Monday, October 13, 2014

Blogging Advice

My dear friend Mary Almy is starting her own blog.  She sent me a facialbook message asking for advice.  So I thought about it.  And I thought some more.  And all that thinking tired me out, so I took a nap.

I decided that I'd write my thoughts here.  Mary said she was ok with that.

I've been doing this blog (counting the Myspace days) since December 2008.  I started it right after my first night out as Sophie (not counting Halloween, when I was Lois Lane.)  So that's *counts on fingers* six years.  I've built up a modest following, including 109 Amazing masochists who subscribe (and I thank you all!)

Where did I learn to blog?  Well, I didn't.  I've been winging it for six years.  Seriously.  So how do I approach writing this blog?  Do I follow any rules?  Who put the bomp in the bomp-sh-bomp-sh-bomp?
Rules?  What rules?

There are many books out there on Blogging.  Maybe someday I should read one.  But I took my inspiration from two bloggers:  Donna Rose and Kimberly Huddle.  From them I learned that blog entries tend to focus on a given topic, so that's what I try to do as well- one topic per entry.

I also have a few rules I follow, most of which came from my writing mentor back in my Penn State days: the late Professor Phillip Klass (aka William Tenn.)

1)  "Write with Fire; edit with Ice."  Write with passion and without caring about things like grammar on the first draft.  That's what subsequent drafts are about- edit mercilessly, and Never Settle.  I usually break this rule with my blog, as I rarely go back to edit it- preferring the Fire for this format.  My TG Forum column is edited with ice, then checked again by the editor, Angela Gardner.

2) "If possible, write your first draft Longhand, then type it for your second draft, editing and expanding as you go."  Professor Klass insisted upon this.  I still think my writing is better that way.  I wrote my entire book (you know the unpublished one?) longhand, then typed it.  It was a lot of work but I feel it was worth the effort.  I write out many of my blog entries long hand, and I think it's easy to see the difference between those and the ones that I type in "cold."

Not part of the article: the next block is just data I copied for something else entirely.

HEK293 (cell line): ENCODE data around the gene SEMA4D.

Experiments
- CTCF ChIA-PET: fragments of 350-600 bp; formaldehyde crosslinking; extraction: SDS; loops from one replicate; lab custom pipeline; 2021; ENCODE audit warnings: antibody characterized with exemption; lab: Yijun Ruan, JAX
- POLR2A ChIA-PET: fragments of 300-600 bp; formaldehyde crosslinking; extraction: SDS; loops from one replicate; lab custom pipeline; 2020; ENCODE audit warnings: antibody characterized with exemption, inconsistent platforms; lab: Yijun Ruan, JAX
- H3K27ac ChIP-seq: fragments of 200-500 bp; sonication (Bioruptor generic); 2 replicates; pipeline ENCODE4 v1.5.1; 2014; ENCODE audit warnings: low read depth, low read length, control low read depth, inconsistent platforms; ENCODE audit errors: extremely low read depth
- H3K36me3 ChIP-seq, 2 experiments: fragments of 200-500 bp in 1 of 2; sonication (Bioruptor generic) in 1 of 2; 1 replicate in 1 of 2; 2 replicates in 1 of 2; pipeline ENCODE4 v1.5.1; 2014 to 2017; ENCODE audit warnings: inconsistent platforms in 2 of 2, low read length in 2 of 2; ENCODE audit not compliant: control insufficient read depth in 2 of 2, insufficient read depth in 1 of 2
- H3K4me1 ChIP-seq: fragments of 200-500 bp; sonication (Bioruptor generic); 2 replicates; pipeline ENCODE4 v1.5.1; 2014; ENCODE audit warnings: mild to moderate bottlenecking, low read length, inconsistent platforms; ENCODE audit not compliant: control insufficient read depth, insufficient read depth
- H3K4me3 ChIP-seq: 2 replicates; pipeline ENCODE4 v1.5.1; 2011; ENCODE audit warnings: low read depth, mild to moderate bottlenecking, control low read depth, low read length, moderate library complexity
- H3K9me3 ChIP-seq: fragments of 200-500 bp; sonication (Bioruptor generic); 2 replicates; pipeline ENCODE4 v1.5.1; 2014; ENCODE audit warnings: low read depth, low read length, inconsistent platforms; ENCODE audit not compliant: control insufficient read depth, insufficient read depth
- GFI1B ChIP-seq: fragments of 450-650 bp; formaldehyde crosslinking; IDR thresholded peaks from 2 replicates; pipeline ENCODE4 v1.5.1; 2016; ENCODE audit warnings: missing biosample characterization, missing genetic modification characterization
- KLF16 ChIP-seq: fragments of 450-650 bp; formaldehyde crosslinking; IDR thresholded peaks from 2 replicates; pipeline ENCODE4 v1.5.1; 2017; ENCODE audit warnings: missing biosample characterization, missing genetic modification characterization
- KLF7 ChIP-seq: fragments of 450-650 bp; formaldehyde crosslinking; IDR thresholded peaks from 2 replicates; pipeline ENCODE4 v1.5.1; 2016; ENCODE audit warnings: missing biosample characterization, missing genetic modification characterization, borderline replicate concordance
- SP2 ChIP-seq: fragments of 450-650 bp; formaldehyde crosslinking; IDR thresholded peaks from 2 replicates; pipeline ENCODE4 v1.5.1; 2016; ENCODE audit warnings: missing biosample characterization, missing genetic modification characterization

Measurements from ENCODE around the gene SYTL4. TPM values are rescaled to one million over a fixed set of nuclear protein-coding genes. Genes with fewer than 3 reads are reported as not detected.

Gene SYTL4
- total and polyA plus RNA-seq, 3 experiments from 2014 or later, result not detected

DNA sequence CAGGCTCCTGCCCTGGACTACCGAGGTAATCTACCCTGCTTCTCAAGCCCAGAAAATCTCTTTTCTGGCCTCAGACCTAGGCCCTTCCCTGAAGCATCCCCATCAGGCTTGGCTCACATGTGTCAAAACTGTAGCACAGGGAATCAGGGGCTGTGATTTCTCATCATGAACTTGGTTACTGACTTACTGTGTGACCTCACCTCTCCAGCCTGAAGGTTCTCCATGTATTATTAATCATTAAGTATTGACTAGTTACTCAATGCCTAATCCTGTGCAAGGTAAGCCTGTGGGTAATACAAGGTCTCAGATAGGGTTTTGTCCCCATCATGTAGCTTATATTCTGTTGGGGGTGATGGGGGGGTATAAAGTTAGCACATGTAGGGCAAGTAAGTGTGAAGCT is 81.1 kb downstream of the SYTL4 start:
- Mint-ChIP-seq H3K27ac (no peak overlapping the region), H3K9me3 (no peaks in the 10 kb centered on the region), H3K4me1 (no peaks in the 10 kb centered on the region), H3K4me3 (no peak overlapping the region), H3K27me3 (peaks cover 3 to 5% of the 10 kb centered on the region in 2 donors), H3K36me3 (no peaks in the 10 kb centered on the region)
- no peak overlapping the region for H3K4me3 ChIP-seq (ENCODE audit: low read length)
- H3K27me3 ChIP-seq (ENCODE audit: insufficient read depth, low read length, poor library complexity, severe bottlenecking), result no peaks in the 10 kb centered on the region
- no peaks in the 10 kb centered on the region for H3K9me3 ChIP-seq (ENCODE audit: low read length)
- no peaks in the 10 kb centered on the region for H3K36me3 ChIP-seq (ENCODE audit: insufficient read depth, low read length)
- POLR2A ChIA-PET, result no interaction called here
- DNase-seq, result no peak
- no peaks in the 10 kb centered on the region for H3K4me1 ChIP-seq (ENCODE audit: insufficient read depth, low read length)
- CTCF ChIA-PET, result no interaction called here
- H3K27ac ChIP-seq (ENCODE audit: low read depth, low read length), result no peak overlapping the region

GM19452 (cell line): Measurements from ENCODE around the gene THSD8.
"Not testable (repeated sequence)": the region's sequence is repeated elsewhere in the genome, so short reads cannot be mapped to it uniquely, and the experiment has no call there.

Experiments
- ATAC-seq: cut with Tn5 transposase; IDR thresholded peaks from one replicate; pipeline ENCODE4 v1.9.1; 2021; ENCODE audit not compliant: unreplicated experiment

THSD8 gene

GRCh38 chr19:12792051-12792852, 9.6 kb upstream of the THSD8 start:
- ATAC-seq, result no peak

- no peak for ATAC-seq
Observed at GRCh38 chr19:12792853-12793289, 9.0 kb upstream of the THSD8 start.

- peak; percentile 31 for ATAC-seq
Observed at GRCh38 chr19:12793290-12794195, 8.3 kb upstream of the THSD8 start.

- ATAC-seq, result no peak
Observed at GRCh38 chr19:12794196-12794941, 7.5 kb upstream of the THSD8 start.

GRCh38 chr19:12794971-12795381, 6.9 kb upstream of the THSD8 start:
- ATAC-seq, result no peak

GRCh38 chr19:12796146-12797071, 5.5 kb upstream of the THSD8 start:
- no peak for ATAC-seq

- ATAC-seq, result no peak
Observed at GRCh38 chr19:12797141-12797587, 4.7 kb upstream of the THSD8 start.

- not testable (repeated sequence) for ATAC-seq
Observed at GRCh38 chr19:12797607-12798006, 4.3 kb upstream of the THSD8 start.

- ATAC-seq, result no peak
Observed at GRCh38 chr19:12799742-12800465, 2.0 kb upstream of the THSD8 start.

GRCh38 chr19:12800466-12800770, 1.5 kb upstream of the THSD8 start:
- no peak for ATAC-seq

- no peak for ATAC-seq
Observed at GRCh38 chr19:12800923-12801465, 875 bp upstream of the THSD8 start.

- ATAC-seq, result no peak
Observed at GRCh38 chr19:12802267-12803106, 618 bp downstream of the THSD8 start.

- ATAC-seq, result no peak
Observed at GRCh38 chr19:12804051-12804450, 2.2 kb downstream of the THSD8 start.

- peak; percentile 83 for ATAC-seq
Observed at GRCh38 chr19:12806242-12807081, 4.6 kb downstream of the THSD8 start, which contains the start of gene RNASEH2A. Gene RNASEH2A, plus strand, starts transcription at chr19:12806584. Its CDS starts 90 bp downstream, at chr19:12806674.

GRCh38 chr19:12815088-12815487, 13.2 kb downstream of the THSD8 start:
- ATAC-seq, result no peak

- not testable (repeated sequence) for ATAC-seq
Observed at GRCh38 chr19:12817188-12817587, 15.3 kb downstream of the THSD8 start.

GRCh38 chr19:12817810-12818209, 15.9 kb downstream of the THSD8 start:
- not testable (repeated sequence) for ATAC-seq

3) "Develop a style."  This took me a long time, but I think I'm sort of there.  I use odd capitalization to emphasize Important Words, a technique I stole shamelessly from the late Dr. Hunter S. Thompson.  I also use frequent fragments, which would drive an English teacher crazy.  I do it to emphasize rhythm and pacing, and because I tend to write as I speak.

Last but not least:

4)  "Sophie's Law: Be completely honest with yourself and especially with your readers."  This one is my guiding light.  I don't write much fiction because of this, but the fiction I write, I try to be as honest as I can.  I write this blog for many reasons, but one of them is to explore what's inside the tangled mess in my head.  I can't do that if I'm not honest with myself.  Also I truly believe that a reader can tell when a writer is full of sh*t.  I think my best stuff comes when I dig out something I didn't expect, or when I'm writing full of raw emotion.  My "most read entries" seem to bear this out. Occasionally while I'm writing, I begin to cry, especially if I'm typing about certain topics.  But I keep typing.  It helps me through the pain.  And with GID and transition, there is a LOT of Pain.  And Darkness.

So, Mary, there's some of the basics.  I'll leave you with the most important thing Prof. Klass ever taught me:  WRITE.  Write every day.  A lot of it will suck, but that's ok, as no one needs to see it.  I have notebooks full of longhand crap that won't see the light of day.  But the Writing muscle MUST be exercised like any other muscle.  You can't improve if you don't write and practice.  The corollary to this rule is to READ.  Read what others have written.  Enjoy it.  Learn from it.  What worked and what didn't?  How would YOU have done it? I try to read every day as well.  But writing?  I don't feel complete if I haven't written at least a page longhand each day.

If you wish to see how my own style has developed over time, you need only examine my Myspace blogs, or my work on Fictionmania, or, as mentioned earlier, my TG Forum column.  I just re-read my Myspace stuff because I think it's fascinating to see my journey from the beginning.

In fact, that may even be my next book...

1 comment:

  1. Sophie -

    I blog a little differently than you do. Some posts are written a bit in advance and have to be edited before publishing. And others are written online, then posted quickly. Each of us knows what works for us as individuals, and it's nice to know how you work....


    ps: have you looked at my blog lately?